Third, NY2140 strikes me as a 19th-century social novel. A horde of characters from across the social spectrum, each giving us one perspective, combining into a kaleidoscope view. For a more recent example, consider the tv series The Wire. In which case I agree with Babette.

          • Tom Haymes says:

            I would say a 21st Century allegory. The further I get into the book (and I’m almost finished) the more he seems to be talking about what should have happened after 2008….

  3. Tom Haymes says:

    Oh, BTW, that’s the wrong Met Life “tower” in your pic. The one in the novel is on Madison Square. Here is the wikipedia article on it:

    • Bill Benzon says:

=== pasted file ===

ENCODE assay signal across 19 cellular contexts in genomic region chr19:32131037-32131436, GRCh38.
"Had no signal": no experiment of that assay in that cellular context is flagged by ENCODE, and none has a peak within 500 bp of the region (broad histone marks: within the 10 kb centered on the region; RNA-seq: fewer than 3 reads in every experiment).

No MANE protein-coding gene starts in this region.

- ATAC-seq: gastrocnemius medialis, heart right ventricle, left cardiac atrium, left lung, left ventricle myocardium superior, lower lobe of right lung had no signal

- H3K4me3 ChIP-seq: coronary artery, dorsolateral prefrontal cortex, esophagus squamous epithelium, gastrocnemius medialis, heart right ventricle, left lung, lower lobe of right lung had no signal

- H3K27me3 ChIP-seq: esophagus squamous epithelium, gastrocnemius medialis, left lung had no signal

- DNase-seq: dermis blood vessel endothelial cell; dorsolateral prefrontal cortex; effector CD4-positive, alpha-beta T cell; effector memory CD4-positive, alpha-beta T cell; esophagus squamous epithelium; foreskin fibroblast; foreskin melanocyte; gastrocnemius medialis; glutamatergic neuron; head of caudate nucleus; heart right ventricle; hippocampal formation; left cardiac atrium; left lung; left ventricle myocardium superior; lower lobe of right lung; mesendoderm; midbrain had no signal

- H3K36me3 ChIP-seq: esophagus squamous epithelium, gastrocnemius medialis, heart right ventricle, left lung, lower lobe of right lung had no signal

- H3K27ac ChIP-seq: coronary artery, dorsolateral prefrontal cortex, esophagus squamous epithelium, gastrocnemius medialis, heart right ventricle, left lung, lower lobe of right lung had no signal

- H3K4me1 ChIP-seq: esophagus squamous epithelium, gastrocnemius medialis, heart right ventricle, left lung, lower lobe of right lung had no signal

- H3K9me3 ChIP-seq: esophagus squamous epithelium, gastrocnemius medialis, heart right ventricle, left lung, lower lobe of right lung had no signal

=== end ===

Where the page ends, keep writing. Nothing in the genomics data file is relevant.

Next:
Yes, that one started life as the Pan Am building and sits atop Grand Central Station.

      And you’re a New Yorker, Bryan!? 🙂

      And to be fair, though, I didn’t notice that glitch when I read your post. It said “Met Life” on the building, so that must be it. And yet, and yet, when I read the book, I looked “Met Life building” up in Wikipedia because it seemed as though the building in the book was too far south to be the one I see above Grand Central Station. So I actually knew what was going on, and promptly forgot it when I read your post.

      The mind sure does play funny tricks.

    • Tom Haymes says:

      One interesting aspect of the Met Life building is that is truncated. It was designed to be a 100 story building but construction was halted with the advent of the Great Depression. I’m wondering if this is a metaphor for human development in the world of NY 2140. Truncated by revenge of the climate in this case.